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Seven Habits of

Highly Effective
Lee Chuk Munn
Staff Engineer
Sun Microsystems
1 – Understand the Problem
• “Computer science is no more about computers
than astronomy about telescopes” - Dijkstra
• Programming is about problem solving
> Focus on the problem
> Programs are expression of the solution
• “Think outside the box” What if there is no box?
> Define the boundaries of the problem
• Bounce problem off people
> Do not isolate yourself
> Talk with a person face to face, avoid email if possible
> Never know where the discussion may lead
1 – Understand the Problem
• Avoid “The first solution syndrome”
> Resist the urge to pick the first solution or use the first
API especially if you are under pressure
• Research, research, research
> Real data, real use cases
2 – Use Appropriate Tools
• “If the only tool you have is a hammer, you will see
every problem as a nail” - Abraham Maslow
• Programming concepts and data structures
> Learn programming not programming languages
> Remember your basics
• Build a reservoir of design patterns
> Solutions to design problems
• Use a variety of tools
> Tendency is to stick with what we are comfortable with
> One per project is a good time frame to pick up tools
> Compare and contrast tools
2 – Use Appropriate Tools
• Do not be dogmatic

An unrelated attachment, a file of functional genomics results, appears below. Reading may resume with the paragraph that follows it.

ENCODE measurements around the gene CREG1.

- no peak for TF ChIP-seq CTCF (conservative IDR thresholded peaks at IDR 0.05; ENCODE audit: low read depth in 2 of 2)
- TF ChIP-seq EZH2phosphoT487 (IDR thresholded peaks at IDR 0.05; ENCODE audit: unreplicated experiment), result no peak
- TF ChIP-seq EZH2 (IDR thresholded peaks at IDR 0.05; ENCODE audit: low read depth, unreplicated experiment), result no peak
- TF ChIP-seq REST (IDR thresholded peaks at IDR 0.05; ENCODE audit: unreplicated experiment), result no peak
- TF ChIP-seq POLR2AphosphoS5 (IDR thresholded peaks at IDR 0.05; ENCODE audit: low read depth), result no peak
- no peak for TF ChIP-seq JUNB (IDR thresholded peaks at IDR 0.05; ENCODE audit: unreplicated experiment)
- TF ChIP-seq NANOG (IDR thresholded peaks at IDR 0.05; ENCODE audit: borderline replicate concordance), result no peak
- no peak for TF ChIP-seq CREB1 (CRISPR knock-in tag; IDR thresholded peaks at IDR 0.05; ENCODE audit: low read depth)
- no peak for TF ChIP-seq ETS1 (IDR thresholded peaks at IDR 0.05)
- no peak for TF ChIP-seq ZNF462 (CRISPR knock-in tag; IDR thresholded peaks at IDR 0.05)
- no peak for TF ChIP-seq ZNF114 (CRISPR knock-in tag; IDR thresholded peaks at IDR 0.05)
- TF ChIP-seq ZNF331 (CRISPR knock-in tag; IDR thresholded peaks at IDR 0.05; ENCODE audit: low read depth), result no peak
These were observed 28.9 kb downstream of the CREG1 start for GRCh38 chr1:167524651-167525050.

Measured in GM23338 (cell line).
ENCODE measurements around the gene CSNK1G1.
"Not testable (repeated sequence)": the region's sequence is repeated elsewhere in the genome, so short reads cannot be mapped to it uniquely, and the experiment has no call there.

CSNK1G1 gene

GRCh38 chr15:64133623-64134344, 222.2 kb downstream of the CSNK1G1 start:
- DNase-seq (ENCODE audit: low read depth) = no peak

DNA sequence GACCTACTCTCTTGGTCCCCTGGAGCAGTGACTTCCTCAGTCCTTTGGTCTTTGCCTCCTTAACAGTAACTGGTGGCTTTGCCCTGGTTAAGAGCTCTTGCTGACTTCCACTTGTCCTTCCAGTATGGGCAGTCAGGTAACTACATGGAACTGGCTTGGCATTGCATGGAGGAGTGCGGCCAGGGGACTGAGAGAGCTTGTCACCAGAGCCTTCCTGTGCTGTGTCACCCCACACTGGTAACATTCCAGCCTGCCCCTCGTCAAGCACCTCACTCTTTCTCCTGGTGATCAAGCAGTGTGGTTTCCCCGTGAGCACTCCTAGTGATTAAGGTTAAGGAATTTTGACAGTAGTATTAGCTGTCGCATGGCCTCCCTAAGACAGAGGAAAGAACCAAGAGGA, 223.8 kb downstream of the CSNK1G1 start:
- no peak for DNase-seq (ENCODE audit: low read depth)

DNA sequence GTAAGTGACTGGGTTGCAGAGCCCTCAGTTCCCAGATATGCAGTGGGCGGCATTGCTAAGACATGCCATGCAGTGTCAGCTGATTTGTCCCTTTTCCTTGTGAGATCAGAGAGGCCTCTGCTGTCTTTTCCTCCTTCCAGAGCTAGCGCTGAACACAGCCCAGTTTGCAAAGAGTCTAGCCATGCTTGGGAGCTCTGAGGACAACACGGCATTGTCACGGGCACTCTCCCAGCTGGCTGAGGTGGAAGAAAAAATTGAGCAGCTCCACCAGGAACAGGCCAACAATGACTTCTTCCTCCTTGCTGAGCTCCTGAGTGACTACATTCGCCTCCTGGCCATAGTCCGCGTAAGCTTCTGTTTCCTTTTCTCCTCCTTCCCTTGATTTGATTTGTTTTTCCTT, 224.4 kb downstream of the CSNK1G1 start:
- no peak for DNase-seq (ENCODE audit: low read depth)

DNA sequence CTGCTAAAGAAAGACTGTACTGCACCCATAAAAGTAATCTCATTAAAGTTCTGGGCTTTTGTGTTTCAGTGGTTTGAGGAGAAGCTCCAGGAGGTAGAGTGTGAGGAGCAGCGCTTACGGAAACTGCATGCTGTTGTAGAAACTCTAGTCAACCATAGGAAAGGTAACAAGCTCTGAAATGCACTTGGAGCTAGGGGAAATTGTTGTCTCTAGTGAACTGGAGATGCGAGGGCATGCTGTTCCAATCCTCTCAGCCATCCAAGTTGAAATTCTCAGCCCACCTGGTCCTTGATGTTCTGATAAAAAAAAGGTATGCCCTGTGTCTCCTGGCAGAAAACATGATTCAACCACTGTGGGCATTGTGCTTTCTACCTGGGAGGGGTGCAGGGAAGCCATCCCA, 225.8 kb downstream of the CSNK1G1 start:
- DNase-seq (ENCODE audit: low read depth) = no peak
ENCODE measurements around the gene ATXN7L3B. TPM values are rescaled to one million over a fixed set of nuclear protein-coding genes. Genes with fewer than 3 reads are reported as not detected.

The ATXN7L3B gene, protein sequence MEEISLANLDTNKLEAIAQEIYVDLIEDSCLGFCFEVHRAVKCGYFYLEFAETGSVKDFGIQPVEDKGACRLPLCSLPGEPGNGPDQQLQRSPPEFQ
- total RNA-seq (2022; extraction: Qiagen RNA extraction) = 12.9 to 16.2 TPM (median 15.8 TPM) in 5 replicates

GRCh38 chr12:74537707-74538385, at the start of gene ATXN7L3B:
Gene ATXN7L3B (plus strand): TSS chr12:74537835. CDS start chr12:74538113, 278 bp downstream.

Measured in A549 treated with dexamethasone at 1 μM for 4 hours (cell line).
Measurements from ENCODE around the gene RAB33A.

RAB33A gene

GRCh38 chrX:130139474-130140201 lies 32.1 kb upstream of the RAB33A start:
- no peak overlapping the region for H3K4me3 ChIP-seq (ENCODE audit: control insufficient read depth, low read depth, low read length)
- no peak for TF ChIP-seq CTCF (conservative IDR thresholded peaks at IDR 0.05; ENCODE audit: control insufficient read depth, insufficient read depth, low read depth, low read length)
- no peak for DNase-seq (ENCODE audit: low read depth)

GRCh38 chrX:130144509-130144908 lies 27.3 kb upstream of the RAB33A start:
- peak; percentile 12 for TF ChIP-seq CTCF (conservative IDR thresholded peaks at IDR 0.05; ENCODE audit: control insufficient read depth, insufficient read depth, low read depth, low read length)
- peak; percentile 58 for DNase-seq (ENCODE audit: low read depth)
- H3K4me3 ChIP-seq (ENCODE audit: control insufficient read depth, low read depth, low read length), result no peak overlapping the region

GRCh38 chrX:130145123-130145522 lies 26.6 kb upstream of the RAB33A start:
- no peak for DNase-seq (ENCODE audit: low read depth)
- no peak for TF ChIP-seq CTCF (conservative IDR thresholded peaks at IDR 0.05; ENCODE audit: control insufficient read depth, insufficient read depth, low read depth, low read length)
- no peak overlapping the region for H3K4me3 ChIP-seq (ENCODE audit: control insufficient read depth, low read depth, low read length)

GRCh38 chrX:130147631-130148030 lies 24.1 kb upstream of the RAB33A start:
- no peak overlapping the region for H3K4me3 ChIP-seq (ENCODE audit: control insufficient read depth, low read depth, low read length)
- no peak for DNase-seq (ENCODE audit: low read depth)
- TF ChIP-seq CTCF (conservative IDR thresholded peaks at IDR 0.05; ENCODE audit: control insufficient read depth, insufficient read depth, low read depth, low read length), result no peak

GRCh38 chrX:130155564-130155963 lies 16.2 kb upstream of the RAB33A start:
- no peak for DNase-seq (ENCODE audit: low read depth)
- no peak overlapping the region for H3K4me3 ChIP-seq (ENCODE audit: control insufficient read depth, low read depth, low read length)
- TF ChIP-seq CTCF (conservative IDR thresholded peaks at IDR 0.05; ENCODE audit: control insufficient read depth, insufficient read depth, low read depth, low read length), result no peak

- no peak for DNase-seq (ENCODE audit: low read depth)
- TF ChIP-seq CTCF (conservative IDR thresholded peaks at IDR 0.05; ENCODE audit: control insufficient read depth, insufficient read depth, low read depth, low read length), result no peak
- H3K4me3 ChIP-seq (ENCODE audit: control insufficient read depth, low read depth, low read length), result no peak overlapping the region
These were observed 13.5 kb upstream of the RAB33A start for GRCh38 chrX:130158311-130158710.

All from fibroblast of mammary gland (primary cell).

> The problem should dictate the tool, not the other way
• Use tools creatively
> Javadoc and XDoclet (Rickard Öberg)
• Develop your own tools if nothing is appropriate
> Project specific if need be
> Time spend on tool allows you to be efficient
> Might open new business opportunities
3 – Strive for Simplicity
• “Simple things should be simple. Complex things
should be possible” - Alan Kay
• Simplicity reflects your understanding of the problem
> Really easy to develop complex and convoluted systems
> Have you ever have a math question that says “make this
more complex” instead of “simplify” :-)
• Simplicity does not mean “simplistic”,
> Does not have to be crippled
> Tic-tac-toe is a simplistic game, Tetris is a simple game
3 – Strive for Simplicity
• Easy to understand, easy to explain, easy to
maintain, easy to document
> “... debugging is twice as hard as writing a program...”
• Steps I take to assume some degree of simplicity
> Assume that your users is at least as smart as you
> Do not duplicate functionality
> Jabber Carcassone game
> Try to use simple structures throughout
> Avoid XML when property files or JSON is sufficient
> If you are stuck, walk away to think about it
4 – Keep Your Code Clear
• “Indecision may or may not be my problem” - Jimmy
• Code for others to read
> Chances are you will be reading it again
• Comment your code
> Especially if you are doing clever things
> You may forget the next week
• Keep methods short and simple
> Good indication is the names you choose for methods
4 – Keep Your Code Clear
• Only incorporate code that you understand
> Especially when you are copying it from somewhere else
> You cannot maintain what you do not understand
• Express your code in the idiom of that language